Tag Archives: tutorials

Maximum Input Variables WP Error

The max_input_vars limitation error is a very common issue that most WordPress web developers and website owners may encounter at some point in their career. Few days ago, my website also experienced the same problem. The solution is very simple; increase the value assigned to max_input_vars in the PHP configuration file on the web server. However, depending on server setup, you may have to do few more things to get this problem fixed.

Editing php.ini may result in complete failure of the php module and it may put your website out of service. If you are hesitant about something, hire a professional. I take no responsibility for any issues arise out of the following instructions.

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Recover Data from Internal Hard Drives

Computers are made of multiple different components. Not all components are vital to operations of a computer. For example, failure of a disk drive (DVD/BlueRay) would most likely have little to no impact on other functions of a computer. But failure of a vital component such as the processor, power supply or malfunctioning of a hard drive will lead to a situation where the computer is no longer operational. Do not panic. You may be able to recover data from such computers using either an external enclosure or using an IDE/SATA to USB adapter.

You can recover data from most “broken” computers even if you are not tech savvy. If you perform the recovery at home (or business) by yourself, you will save from $100 to $2000 CAD (2016 estimates) on data recovery costs.

External Enclosures

External enclosures are bit more expensive than the IDE/SATA to USB adapters. There are few advantages of this method for example, encloses these allow you to use the hard drive as an external storage device, if the hard drive is still in good condition. Another advantage of this method is that most enclosures are compatible with multiple interfaces such as USB 2.0, USB 3.0, older FireWire, etc. Higher end external enclosures will also have the ability to connect to a network as a Network Attached Storage (NAS) or to connect to multiple computers simultaneously.

Installation of external enclosures is fairly simple. To setup, attached the IDE or SATA connector and power supply cable from the enclosures’ printed circuit board (PCB) to the internal hard drive. You may also follow the instructions posted under IDE and SATA to USB Adapters. They are very similar to each other.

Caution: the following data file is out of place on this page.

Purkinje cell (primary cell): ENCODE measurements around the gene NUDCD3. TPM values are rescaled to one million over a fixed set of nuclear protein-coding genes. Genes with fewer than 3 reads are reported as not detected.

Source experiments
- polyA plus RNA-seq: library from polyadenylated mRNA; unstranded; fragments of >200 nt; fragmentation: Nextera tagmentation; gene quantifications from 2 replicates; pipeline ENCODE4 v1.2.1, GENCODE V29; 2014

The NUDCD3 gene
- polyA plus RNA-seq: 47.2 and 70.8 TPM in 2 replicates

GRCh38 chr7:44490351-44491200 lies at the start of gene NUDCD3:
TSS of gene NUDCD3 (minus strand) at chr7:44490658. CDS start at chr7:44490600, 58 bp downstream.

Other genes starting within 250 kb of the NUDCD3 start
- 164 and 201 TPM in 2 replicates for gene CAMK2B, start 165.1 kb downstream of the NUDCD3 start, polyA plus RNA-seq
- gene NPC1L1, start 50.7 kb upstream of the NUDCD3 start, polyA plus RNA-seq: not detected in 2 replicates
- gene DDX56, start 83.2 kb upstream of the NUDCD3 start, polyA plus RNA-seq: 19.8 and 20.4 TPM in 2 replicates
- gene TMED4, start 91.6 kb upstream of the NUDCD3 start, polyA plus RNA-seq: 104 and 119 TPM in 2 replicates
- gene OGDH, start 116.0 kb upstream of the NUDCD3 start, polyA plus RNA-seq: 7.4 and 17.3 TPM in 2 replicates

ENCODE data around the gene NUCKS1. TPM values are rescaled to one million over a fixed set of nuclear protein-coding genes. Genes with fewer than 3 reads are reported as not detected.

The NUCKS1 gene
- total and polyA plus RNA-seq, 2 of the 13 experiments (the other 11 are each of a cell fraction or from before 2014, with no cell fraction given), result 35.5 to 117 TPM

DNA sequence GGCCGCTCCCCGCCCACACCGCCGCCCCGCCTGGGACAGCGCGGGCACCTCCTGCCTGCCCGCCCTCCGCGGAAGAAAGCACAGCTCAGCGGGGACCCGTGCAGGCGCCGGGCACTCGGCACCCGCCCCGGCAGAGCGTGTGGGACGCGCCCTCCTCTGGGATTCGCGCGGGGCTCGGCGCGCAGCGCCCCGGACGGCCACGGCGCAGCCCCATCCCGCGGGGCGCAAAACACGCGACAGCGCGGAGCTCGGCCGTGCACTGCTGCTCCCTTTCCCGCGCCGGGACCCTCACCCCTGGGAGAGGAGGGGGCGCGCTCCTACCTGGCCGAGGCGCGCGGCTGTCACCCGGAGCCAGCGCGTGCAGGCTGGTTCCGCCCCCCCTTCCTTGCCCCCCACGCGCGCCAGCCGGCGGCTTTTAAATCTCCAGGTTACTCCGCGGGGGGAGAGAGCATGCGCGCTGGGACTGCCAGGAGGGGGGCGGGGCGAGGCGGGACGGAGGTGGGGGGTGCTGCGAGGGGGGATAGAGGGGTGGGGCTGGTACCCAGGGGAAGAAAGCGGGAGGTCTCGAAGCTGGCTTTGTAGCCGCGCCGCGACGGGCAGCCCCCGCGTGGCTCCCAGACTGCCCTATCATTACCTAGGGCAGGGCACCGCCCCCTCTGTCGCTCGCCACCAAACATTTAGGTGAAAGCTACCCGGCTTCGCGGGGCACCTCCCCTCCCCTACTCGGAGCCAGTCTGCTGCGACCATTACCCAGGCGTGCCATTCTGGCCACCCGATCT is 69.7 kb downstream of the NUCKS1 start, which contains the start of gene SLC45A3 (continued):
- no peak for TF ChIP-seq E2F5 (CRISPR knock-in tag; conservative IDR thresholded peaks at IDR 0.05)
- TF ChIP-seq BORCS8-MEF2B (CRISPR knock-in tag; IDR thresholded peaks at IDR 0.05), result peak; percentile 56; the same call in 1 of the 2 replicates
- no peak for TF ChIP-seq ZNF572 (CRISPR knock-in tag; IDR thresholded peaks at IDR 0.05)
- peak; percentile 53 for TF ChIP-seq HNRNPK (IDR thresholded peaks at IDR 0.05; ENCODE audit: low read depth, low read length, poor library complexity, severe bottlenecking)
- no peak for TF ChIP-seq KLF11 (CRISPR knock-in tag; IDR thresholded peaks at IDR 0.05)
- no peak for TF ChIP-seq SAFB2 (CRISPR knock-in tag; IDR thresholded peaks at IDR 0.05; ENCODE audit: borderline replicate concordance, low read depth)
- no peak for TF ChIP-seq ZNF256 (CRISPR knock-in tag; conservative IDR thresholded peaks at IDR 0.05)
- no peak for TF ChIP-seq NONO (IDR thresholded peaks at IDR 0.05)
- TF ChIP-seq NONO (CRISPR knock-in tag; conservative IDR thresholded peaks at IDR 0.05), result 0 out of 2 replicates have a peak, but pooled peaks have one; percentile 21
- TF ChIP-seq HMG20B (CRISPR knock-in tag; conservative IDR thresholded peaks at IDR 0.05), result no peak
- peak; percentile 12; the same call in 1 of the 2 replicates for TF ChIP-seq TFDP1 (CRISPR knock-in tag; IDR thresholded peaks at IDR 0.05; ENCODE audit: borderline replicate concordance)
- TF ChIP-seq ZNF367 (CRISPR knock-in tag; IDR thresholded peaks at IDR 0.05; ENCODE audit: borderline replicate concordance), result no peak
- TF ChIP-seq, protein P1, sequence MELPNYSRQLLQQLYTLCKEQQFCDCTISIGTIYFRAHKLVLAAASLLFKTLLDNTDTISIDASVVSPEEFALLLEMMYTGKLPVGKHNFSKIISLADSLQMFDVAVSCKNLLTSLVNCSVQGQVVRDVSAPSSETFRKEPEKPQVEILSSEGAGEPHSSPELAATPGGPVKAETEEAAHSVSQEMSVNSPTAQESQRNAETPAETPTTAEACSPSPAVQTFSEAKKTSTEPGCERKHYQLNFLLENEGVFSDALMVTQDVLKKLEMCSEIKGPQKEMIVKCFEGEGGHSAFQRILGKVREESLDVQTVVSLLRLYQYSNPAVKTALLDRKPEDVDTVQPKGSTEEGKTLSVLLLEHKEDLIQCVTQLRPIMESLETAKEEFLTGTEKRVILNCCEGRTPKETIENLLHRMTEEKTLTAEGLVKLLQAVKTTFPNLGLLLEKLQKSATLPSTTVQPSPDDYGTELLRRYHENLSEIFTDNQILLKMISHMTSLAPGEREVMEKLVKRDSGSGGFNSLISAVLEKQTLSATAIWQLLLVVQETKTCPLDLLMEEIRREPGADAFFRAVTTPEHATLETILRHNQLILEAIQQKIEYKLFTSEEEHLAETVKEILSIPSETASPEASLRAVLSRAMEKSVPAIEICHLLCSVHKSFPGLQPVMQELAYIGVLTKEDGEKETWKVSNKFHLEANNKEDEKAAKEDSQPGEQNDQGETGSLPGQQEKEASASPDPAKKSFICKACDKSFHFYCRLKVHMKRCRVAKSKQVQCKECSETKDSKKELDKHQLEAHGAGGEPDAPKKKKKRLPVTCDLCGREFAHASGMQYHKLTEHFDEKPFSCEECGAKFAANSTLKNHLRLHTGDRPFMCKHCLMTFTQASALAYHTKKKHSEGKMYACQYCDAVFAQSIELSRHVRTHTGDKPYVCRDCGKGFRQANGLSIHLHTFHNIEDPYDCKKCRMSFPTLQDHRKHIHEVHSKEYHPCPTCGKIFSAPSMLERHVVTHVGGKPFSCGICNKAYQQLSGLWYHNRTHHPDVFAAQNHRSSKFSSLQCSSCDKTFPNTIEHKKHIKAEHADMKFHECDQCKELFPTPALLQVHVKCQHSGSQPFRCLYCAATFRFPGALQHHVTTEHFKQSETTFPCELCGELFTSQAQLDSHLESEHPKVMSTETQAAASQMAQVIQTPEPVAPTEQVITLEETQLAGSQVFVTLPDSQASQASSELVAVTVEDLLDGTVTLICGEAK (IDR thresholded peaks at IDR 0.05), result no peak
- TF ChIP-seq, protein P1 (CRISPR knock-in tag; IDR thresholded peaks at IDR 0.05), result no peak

Example of a External Enclosure with connection points highlighted.
Example of a External Enclosure with connection points highlighted.

Image modified from: https://en.wikipedia.org/wiki/Disk_enclosure#/ media/File:Usb_firewire_hard_disk_enclosure.jpg

IDE and SATA to USB Adapters

The IDE/SATA to USB adapters operate on the same fundamental principles as external enclosures. The major difference is that they do not have enclosure casing hence mostly used by computer technicians. The best advantage of using this method is that you can access the hard drives of computers and servers without completely removing the device from the main unit. The adaptors have a simple control board with IDE, SATA or other connectors and a power supply. As long as you can access these connectors on the hard drive, you can recover data from a unit without wasting time on removing components. These adaptors also take less space hence they can be easily transported and stored. Another advantage is the price. I must admit it is not a very good advantage because the price differences between IDE/SATA to USB adapters and external enclosures have significantly decreased in recent years.

Installation of these adaptors is bit more complicated than the external enclosures. Here are some suggestions for installation and usage of IDE/SATA to USB adapters.

Step 1: Ground yourself by using a wrist strap or by connecting a wire between yourself and the computer case (metal).

Step 2: Locate your internal hard drive and get clear access to data connector (IDE/SATA) and power connector of the unit.

Internal hard drive with attached cables from motherboard and PSU.